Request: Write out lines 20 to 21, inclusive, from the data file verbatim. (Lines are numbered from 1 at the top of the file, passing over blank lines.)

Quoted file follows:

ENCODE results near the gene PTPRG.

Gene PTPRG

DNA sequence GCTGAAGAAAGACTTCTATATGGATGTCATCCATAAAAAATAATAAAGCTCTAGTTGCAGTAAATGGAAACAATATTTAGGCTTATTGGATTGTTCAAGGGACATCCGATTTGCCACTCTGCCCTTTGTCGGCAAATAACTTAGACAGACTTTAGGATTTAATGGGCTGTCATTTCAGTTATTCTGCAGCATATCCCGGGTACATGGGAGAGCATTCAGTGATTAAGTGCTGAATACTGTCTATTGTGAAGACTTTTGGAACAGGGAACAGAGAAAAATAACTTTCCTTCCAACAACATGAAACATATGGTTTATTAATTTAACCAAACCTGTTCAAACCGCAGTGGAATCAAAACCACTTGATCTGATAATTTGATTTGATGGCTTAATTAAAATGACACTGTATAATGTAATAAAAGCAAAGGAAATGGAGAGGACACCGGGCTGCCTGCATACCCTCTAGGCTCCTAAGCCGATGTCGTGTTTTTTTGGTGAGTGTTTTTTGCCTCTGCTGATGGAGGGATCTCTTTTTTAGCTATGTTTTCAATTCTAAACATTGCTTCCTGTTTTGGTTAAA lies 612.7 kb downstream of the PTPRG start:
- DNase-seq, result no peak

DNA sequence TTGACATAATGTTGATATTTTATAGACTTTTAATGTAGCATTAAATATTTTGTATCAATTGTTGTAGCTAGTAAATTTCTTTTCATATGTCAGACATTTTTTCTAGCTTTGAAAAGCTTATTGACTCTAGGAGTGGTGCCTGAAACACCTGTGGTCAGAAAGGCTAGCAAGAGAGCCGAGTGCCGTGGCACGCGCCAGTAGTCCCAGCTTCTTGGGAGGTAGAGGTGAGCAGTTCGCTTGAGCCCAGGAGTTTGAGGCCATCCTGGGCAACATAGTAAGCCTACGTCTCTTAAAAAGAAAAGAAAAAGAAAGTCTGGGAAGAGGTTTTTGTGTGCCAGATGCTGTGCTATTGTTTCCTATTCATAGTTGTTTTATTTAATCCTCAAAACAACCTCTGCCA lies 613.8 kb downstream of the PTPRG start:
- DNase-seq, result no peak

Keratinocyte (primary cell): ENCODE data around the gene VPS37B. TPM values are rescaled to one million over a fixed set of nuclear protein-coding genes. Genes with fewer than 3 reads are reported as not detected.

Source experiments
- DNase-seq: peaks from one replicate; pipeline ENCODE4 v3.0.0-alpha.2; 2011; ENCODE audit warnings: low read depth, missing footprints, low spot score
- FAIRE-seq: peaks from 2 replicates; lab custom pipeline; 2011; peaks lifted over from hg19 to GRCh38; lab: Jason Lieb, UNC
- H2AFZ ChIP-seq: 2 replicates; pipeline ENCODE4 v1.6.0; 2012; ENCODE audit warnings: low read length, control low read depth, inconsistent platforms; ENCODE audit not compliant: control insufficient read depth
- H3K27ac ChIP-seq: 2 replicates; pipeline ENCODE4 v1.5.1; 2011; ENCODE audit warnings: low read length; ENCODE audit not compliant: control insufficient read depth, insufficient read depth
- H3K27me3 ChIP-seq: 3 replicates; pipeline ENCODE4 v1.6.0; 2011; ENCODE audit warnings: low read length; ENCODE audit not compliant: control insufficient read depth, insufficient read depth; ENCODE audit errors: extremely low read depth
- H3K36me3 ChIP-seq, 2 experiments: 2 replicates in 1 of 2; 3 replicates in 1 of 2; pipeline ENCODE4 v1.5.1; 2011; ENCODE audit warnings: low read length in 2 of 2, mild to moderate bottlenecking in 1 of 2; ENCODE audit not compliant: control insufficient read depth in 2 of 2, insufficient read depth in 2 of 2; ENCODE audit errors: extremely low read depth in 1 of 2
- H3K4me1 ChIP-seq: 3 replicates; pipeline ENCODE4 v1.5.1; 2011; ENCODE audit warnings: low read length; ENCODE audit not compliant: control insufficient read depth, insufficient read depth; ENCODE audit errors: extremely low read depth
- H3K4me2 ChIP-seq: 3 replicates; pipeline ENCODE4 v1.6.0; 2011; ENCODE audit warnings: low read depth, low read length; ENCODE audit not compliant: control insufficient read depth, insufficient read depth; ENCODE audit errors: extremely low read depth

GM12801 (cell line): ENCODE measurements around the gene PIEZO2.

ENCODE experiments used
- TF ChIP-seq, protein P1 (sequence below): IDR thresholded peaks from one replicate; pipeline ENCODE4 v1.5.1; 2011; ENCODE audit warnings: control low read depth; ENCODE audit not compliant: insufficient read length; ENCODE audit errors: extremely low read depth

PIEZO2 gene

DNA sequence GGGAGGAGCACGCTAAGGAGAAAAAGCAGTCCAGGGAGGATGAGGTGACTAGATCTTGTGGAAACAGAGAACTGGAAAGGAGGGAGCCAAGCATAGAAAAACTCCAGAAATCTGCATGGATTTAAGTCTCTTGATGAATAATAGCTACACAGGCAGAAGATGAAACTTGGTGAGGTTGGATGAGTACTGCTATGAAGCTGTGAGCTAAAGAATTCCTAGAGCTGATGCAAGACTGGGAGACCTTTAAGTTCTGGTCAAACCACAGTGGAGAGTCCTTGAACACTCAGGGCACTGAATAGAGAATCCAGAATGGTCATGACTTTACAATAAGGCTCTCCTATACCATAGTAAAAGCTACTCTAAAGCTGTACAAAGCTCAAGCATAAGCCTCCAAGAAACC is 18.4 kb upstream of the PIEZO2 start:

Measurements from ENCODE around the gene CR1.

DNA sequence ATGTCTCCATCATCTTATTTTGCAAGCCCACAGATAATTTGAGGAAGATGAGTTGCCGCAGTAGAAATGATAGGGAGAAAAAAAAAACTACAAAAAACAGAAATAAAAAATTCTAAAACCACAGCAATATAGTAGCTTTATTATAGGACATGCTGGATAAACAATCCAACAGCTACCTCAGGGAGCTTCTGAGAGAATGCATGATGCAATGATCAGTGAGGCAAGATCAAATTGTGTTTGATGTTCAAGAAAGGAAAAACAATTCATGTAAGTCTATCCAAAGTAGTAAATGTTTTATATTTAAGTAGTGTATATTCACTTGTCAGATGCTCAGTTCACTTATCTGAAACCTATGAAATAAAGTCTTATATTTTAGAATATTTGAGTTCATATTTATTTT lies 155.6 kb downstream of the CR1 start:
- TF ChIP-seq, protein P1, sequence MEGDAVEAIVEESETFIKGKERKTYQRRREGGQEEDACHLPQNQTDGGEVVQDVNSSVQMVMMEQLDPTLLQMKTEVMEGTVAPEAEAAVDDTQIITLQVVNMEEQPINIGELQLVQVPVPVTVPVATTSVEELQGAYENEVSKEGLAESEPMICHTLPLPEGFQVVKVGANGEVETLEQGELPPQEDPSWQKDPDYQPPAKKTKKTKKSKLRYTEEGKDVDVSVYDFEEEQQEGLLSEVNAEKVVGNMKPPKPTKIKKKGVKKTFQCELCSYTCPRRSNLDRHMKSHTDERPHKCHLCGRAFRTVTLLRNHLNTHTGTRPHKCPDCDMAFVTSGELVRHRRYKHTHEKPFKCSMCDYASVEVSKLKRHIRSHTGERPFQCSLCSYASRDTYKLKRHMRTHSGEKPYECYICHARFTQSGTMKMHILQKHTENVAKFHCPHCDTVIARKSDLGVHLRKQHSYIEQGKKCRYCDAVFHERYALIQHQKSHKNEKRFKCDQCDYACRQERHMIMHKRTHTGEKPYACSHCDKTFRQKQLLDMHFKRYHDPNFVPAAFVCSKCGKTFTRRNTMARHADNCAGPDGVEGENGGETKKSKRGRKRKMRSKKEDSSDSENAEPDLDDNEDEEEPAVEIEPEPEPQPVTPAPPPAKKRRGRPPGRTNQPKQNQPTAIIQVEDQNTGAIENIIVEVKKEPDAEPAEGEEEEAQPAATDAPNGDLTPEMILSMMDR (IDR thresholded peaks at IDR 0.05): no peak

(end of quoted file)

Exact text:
PIEZO2 gene

DNA sequence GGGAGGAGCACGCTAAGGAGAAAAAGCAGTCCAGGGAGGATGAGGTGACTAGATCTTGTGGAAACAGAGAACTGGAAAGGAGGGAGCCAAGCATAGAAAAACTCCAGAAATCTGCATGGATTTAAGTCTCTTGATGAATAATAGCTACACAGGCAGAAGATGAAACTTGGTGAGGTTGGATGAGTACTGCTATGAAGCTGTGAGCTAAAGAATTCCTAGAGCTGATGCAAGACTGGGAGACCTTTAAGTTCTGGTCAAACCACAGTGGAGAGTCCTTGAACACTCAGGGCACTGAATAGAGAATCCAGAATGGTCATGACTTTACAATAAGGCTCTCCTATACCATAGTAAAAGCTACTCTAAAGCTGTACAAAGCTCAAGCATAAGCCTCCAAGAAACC is 18.4 kb upstream of the PIEZO2 start: